I wasn't old enough to know about Hillsborough when it happened - although I have learnt so much since starting to support the club - so my personal lowest point is simply football-related and that is not having seen the team lift the title.
Have you ever been to Anfield?
No. However, thanks to the brilliant LFC staff members they were able to make arrangements for me to get tickets for the pre-season friendly match in Bangkok. I can now proudly say I have seen the team up close and also witnessed a goal from the legend that is Steven Gerrard.
Where were you while we were in Istanbul?
I remember May 25, 2005 like it was just yesterday. In the morning I was buzzing, went to the office (at that time I was still an intern), I kept on singing YNWA the whole day and was telling my workmates that we were going to lift this trophy. I also said that for every goal Liverpool scored, I would call them on the phone. I was watching the game at home and by the time we were 3-0 down, I had switched off my mobile. I got my belief back when the traveling Kop started singing YNWA and when the commentator said, 'Hello... Hello...' I could sense something was going to happen. When Shevy missed the penalty - or let's put it in better words, Dudek saved it - I couldn't control my excitement. If I'm not wrong, six of my neighbours woke up in the middle of the night thinking there is some trouble in the compound. I did not sleep that night!
Do Liverpool have a passionate fan base where you're from?
Yes. Those who understand football (unlike those who are after money) all support Liverpool. We also have a supporters' group called KOP KENYA. My vision is to have KOP KENYA officially recognised by LFCSC and we are working on that.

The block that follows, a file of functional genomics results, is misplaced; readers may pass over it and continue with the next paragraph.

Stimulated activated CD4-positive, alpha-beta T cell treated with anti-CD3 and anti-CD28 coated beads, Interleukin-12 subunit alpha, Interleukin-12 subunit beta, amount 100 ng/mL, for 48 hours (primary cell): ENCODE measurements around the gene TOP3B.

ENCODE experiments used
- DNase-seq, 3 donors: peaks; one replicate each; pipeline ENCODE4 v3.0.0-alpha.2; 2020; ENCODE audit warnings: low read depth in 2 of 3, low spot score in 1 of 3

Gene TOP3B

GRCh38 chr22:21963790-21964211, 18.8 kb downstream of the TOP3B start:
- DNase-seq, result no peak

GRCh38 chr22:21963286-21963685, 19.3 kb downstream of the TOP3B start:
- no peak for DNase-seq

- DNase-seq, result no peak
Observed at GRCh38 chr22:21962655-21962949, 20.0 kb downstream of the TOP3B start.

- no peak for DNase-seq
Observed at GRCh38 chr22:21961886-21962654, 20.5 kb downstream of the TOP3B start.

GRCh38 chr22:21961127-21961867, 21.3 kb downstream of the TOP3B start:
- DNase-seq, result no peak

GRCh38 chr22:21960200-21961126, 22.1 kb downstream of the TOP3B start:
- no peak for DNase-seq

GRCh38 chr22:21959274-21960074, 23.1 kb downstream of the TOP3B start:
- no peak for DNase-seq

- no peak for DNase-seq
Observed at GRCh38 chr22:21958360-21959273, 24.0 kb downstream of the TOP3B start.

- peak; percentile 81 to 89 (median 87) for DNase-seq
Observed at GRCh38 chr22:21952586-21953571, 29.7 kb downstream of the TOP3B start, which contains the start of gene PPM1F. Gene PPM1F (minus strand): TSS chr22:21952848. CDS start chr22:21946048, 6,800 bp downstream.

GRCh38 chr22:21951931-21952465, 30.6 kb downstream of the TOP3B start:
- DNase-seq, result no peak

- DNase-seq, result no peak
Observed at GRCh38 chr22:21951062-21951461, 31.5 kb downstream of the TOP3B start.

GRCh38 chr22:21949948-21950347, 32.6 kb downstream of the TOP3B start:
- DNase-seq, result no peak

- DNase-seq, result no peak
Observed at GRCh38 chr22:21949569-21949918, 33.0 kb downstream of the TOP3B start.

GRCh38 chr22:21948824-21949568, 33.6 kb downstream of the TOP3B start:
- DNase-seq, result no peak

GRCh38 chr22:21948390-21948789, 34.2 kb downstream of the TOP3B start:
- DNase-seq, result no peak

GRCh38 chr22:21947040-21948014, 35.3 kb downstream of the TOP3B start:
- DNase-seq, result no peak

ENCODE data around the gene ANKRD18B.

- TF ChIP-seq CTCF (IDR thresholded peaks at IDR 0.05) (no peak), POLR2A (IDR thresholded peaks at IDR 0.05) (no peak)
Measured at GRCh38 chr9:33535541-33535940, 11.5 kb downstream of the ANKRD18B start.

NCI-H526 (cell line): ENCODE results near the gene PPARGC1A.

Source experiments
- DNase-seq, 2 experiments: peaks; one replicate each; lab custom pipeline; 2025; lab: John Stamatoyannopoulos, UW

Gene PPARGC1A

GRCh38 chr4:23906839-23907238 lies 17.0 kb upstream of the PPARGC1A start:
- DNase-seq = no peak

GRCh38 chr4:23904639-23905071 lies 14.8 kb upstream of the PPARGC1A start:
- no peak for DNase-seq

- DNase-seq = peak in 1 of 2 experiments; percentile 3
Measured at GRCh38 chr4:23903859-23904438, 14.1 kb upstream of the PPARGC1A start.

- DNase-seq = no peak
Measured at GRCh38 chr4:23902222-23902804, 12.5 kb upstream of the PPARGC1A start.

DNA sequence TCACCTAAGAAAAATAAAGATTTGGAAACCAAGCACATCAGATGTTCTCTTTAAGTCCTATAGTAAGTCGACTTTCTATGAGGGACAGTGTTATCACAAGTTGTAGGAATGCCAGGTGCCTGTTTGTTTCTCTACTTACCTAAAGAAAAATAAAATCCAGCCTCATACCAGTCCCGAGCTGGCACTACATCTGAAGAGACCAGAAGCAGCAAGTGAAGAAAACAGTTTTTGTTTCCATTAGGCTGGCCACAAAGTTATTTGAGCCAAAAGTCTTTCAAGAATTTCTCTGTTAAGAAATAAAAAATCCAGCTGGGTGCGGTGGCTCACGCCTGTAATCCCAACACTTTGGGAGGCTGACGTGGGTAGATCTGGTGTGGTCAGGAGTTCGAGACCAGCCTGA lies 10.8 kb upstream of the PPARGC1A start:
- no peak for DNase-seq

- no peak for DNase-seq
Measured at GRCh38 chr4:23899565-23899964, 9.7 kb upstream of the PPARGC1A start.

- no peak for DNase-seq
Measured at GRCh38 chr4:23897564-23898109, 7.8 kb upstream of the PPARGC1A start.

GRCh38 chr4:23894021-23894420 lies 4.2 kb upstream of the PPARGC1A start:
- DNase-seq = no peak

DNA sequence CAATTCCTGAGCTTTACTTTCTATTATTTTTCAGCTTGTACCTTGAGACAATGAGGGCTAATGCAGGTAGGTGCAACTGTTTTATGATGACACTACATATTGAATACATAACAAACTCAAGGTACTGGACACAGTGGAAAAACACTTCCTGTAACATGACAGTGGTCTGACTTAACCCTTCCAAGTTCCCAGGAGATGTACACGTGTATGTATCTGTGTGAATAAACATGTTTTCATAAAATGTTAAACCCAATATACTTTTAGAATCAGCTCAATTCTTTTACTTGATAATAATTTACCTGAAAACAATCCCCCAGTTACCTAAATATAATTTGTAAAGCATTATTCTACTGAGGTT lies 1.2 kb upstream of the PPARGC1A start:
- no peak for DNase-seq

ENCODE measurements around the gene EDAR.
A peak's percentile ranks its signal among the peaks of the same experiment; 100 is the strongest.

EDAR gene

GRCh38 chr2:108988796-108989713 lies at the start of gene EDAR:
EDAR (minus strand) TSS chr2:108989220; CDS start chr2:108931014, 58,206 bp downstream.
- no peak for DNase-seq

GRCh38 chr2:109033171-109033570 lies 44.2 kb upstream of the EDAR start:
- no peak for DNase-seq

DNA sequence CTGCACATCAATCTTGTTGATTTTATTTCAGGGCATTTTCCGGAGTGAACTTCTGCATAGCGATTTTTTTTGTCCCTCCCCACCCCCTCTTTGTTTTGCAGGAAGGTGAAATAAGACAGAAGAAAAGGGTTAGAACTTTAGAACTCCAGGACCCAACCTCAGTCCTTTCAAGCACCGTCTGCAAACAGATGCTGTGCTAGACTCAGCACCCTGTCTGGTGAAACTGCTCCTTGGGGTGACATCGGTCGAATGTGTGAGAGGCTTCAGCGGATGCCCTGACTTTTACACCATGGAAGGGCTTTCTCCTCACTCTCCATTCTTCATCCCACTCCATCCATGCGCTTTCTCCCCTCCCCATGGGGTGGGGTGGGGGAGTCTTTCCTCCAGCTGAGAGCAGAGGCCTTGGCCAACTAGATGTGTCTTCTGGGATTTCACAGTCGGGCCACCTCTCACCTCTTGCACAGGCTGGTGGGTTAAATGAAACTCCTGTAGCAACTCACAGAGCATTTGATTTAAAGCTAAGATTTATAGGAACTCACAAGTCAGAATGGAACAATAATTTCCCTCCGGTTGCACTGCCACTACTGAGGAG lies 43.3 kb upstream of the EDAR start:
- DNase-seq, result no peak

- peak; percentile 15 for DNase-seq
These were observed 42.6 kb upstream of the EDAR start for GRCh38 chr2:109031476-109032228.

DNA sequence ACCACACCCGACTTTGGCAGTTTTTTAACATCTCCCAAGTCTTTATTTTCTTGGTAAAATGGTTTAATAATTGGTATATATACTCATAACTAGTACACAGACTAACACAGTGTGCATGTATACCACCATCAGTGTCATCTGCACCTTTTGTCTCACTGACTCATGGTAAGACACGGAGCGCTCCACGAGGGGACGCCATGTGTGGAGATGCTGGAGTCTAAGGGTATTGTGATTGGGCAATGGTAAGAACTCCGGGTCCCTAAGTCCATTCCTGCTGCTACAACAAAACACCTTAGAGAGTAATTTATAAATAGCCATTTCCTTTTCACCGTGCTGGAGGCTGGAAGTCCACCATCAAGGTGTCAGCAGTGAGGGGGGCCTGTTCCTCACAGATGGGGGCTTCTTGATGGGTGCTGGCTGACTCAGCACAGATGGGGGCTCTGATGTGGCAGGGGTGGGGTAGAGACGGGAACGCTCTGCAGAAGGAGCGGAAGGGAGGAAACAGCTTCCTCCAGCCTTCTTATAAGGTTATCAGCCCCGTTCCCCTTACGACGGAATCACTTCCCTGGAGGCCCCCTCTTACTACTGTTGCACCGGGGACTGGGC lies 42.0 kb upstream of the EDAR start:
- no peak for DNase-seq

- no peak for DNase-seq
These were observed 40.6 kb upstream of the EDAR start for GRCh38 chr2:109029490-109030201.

Which team are considered Liverpool's biggest rivals in your country?
Where do you go online to follow news about LFC?
The official website and Twitter - I follow some amazing people on there.
Do you also support a local team?
Honestly, I do not have a favourite team here in Kenya.
Who is your favourite current player and why?
It's a difficult question. I will break the rules here and select two. Firstly, 'captain fantastic' Steven Gerrard - not only because of his footballing brain but also because despite all the accolades, he still remains down to earth. Secondly, Luis Suarez - El Pistolero! All my friends tell me I look very similar to him! It's been years since I have seen someone dancing around the defence with so much confidence.
If you could meet anyone connected to Liverpool FC - past or present - who would it be and why?
As I mentioned earlier, I was privileged enough to see the team in Thailand and although I could not meet them personally, I was very happy. In terms of past players, Michael Owen.
What makes you most proud to be a Liverpool supporter?
One memorable incident that my fellow Red friends reference as a validation of my passion for LFC is Fernando Torres' last game for us against Chelsea. I was belting out YNWA, doing my best to replicate the atmosphere at the Kop end when suddenly a gentleman wearing a Chelsea shirt approached me. My friends started gesturing me to lower my voice, possibly fearing a confrontation. Being completely absorbed into the game, YNWA was reverberating through me. I felt a tap on my back, when I turned around it was the Chelsea fan that had approached us! However, he then said to me, 'Young man, I am from London, have watched games in most of the big stadiums, including Anfield, and I have never seen this. You are singing YNWA like the Kop in the stadium. You should visit the Kop and be part of the famous crowd'. Those words are etched in my friends' memories and still make me feel so proud; they are a testament to the power YNWA can have not only on our team but also on our rivals.
Finally, what does 'the Liverpool way' mean to you?
Liverpool FC is not only about playing football - it's a family, a culture and a tradition. Seeing Liverpool involved in serving the community...that's my Liverpool way.